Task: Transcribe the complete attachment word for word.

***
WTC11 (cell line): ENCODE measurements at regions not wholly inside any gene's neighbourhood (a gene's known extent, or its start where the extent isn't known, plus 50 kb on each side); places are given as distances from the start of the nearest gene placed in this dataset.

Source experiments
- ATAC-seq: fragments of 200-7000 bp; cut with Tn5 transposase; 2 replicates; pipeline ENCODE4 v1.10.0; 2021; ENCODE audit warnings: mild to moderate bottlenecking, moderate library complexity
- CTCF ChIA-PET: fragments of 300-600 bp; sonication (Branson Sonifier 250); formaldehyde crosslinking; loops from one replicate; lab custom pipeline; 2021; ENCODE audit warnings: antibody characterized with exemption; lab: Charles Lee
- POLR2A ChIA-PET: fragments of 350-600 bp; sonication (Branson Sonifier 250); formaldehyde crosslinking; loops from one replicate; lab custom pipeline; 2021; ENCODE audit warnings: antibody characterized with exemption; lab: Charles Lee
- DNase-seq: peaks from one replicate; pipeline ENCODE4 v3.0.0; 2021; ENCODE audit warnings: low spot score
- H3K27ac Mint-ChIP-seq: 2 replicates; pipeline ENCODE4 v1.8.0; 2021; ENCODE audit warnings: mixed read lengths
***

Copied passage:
WTC11 (cell line): ENCODE measurements at regions not wholly inside any gene's neighbourhood (a gene's known extent, or its start where the extent isn't known, plus 50 kb on each side); places are given as distances from the start of the nearest gene placed in this dataset.

Source experiments
- ATAC-seq: fragments of 200-7000 bp; cut with Tn5 transposase; 2 replicates; pipeline ENCODE4 v1.10.0; 2021; ENCODE audit warnings: mild to moderate bottlenecking, moderate library complexity
- CTCF ChIA-PET: fragments of 300-600 bp; sonication (Branson Sonifier 250); formaldehyde crosslinking; loops from one replicate; lab custom pipeline; 2021; ENCODE audit warnings: antibody characterized with exemption; lab: Charles Lee
- POLR2A ChIA-PET: fragments of 350-600 bp; sonication (Branson Sonifier 250); formaldehyde crosslinking; loops from one replicate; lab custom pipeline; 2021; ENCODE audit warnings: antibody characterized with exemption; lab: Charles Lee
- DNase-seq: peaks from one replicate; pipeline ENCODE4 v3.0.0; 2021; ENCODE audit warnings: low spot score
- H3K27ac Mint-ChIP-seq: 2 replicates; pipeline ENCODE4 v1.8.0; 2021; ENCODE audit warnings: mixed read lengths